Populous Holdings, Inc v Commissioner (2019)


Populous Holdings, Inc (“Populous”) v. Commissioner of Internal Revenue (Docket No. 405-17) (2019)

Populous is an architecture firm, claimed R&D tax credit for activities in 2010 and 2011. The IRS denied the claim of $132,539 for the 2011 tax year and $151,494 in carryforward credits from 2010. The basis for this denial was that the research was funded.


Under Section 41(d)(1)(H), companies conducting research and development must hold the burden of financial risk, to claim the tax credits. Typically, the company – in this case Populous – holds the financial risk when two conditions are met: (1) payment is contingent on the success of the research and (2) the company retains substantial rights in the research. To simplify, this means that Populous could NOT claim if a third party was paying for its research. It could claim only if the payment was for a final product (i.e. payment was not guaranteed if the product was not made to requirements), AND, Populous held substantial research rights.

In this instance, the IRS claimed that the research was funded: Populous did not have enough financial risk and lacked sufficient rights.



The court thoroughly examined the contract between Populous and the third party involved (the companies paying for the final products). Previous cases Fairchild Industries, Inc. v. United States and Geosyntec Consultants, Inc. v. United States were used as reference. Both these cases help to explain that they key point is “who bears the cost of the research if [the research] is unsuccessful”. And, these cases also helped to specify clauses to look for in the contract, including:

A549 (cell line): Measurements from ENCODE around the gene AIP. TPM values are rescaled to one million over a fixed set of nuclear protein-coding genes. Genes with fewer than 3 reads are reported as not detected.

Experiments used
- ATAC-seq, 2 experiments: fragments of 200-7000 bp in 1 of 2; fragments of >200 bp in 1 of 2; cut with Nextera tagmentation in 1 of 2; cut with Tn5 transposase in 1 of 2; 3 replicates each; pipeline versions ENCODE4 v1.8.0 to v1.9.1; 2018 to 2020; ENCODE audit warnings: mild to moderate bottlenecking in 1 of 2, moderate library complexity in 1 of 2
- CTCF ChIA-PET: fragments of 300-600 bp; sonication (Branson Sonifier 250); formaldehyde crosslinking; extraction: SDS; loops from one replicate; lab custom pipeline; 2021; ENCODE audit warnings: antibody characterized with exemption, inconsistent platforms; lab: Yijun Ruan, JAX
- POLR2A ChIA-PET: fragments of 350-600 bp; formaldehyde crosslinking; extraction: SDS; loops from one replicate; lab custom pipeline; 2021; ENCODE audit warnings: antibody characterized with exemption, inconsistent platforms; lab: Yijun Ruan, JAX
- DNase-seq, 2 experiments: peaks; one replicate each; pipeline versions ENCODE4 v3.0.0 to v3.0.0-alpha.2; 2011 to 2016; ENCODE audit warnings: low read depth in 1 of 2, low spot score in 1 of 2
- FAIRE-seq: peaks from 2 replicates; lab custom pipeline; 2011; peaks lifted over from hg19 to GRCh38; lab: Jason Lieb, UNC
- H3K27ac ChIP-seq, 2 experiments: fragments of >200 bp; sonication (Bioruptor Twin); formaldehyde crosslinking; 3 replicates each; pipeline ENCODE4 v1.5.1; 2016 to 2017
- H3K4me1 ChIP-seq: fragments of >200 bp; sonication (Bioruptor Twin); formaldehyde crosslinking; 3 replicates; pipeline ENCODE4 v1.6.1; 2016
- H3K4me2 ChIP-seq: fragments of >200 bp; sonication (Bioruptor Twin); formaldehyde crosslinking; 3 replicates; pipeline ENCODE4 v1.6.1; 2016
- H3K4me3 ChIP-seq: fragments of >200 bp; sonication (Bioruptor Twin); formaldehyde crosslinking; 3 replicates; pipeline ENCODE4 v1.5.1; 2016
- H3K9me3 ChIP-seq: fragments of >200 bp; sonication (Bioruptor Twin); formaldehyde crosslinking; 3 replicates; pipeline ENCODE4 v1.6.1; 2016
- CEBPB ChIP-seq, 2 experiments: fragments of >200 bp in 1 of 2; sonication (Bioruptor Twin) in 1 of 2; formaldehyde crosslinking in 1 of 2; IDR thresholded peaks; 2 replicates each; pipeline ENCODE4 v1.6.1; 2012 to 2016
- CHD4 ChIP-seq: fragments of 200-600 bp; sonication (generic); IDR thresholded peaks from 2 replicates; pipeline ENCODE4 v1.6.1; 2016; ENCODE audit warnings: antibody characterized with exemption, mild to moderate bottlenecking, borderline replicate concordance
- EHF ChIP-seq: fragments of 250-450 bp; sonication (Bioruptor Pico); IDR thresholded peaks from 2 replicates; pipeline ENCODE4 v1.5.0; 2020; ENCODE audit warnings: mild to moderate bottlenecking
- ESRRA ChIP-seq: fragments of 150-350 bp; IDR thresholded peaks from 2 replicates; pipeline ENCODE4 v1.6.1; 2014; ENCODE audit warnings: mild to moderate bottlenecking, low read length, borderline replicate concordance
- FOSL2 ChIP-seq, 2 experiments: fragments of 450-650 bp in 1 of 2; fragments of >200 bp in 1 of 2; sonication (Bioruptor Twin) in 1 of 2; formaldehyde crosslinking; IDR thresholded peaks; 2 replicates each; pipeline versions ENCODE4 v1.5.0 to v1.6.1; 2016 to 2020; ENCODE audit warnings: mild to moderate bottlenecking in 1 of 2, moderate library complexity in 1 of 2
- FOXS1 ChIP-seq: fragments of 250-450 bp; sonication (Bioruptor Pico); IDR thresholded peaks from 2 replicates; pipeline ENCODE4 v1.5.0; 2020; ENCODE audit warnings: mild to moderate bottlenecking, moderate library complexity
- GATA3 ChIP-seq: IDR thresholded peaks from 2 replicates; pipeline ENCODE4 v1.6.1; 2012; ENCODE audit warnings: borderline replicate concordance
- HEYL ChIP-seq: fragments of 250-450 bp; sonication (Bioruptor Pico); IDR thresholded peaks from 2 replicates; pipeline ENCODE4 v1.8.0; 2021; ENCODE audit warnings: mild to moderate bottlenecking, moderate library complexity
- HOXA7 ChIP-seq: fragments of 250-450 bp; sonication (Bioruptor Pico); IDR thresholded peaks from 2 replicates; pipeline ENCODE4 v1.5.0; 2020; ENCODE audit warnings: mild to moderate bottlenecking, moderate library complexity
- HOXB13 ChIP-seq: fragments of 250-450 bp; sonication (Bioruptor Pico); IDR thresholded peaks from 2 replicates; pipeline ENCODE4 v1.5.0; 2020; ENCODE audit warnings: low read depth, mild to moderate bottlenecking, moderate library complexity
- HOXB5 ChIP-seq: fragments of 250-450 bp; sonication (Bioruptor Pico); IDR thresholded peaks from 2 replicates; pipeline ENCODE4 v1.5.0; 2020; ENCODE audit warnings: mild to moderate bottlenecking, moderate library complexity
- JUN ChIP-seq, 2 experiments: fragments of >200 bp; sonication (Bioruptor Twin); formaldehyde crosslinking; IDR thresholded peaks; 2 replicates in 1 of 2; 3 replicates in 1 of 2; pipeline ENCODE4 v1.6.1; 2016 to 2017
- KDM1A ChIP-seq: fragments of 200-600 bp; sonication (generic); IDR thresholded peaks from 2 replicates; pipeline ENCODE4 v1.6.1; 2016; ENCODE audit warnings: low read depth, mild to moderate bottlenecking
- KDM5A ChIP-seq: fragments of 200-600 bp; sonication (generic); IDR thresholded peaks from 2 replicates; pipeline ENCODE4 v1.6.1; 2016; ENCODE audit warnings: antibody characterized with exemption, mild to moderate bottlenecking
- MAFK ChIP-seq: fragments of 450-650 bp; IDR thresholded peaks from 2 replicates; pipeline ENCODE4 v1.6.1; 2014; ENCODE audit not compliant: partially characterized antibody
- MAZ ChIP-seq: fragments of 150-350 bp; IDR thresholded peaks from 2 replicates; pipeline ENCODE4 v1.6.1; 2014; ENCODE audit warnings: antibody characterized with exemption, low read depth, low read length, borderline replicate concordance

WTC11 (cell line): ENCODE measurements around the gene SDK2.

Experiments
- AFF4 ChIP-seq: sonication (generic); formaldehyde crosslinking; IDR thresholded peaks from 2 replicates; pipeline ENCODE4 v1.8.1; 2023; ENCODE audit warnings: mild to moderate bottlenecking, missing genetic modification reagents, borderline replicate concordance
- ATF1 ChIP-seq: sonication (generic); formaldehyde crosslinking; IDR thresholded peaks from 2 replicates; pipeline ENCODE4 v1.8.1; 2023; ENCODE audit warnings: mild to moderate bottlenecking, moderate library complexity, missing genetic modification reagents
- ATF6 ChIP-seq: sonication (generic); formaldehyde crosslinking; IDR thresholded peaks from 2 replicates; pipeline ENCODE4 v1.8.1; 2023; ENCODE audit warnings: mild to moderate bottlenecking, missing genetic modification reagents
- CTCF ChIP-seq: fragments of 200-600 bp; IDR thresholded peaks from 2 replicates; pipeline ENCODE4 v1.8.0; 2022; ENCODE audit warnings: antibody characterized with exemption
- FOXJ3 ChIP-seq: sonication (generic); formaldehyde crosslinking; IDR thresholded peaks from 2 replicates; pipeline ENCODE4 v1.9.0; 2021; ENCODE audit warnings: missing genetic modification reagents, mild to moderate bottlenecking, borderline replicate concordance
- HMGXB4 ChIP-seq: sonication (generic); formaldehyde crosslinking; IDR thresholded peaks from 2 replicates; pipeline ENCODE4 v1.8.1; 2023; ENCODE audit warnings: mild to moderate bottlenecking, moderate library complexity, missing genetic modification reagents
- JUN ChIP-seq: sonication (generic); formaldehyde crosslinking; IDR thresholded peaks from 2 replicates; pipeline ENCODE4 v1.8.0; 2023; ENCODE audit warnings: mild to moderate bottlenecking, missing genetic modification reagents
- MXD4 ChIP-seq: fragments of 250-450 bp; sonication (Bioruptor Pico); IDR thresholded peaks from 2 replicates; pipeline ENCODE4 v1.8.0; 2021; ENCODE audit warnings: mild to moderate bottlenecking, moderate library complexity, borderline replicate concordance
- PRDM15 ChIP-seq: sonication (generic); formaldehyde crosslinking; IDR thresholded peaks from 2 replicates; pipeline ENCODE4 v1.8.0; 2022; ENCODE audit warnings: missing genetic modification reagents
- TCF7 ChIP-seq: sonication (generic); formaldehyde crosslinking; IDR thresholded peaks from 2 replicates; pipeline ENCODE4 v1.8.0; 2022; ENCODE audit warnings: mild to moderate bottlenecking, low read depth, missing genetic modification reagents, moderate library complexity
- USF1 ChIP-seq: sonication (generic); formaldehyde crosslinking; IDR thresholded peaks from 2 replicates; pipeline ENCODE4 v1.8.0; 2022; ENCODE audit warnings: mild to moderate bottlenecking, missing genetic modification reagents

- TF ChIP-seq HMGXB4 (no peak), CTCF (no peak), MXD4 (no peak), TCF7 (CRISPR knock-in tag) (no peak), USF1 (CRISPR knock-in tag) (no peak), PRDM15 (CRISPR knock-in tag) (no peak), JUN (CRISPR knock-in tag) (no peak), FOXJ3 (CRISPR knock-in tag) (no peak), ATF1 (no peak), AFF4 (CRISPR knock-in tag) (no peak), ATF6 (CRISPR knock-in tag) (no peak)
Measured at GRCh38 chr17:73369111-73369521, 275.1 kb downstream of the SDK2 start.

• payment procedures,
  • quality and performance standards,
  • termination clauses, and,
  • warrant and default provisions,
  • the right to review and approve design documents,
  • invoice dispute provisions, and
  • revision obligations and covering related costs.

No contracts stated that research was required, which the court clarified means Populous was not being paid for its research. Instead, the companies were paying fixed prices for final products. As such, payments were contingent on Populous’ successful research, it it therefore held the financial risk.


The court looked to Lockheed Martin Corp. v. United States and found that the contracts held no provisions that

  • restricted Populous from using the research it performed,
  • Populous needed to pay for the use of research, and
  • the right to use the research was exclusive.

So, again, the court found that Populous retained sufficient rights to its research and results.


Many companies engage in R&D activities with third party contracts in place. This case is a huge win for those companies. It is, however, an example of how to scrutinize those contracts to ensure all Qualified Reasearch Expenditure eligibility requirements are met.

Click here to read the full case.

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